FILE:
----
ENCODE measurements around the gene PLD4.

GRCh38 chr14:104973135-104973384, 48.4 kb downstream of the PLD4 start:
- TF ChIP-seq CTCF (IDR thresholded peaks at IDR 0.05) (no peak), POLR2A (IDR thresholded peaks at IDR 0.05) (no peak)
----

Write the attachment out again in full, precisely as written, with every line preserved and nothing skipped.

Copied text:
ENCODE measurements around the gene PLD4.

GRCh38 chr14:104973135-104973384, 48.4 kb downstream of the PLD4 start:
- TF ChIP-seq CTCF (IDR thresholded peaks at IDR 0.05) (no peak), POLR2A (IDR thresholded peaks at IDR 0.05) (no peak)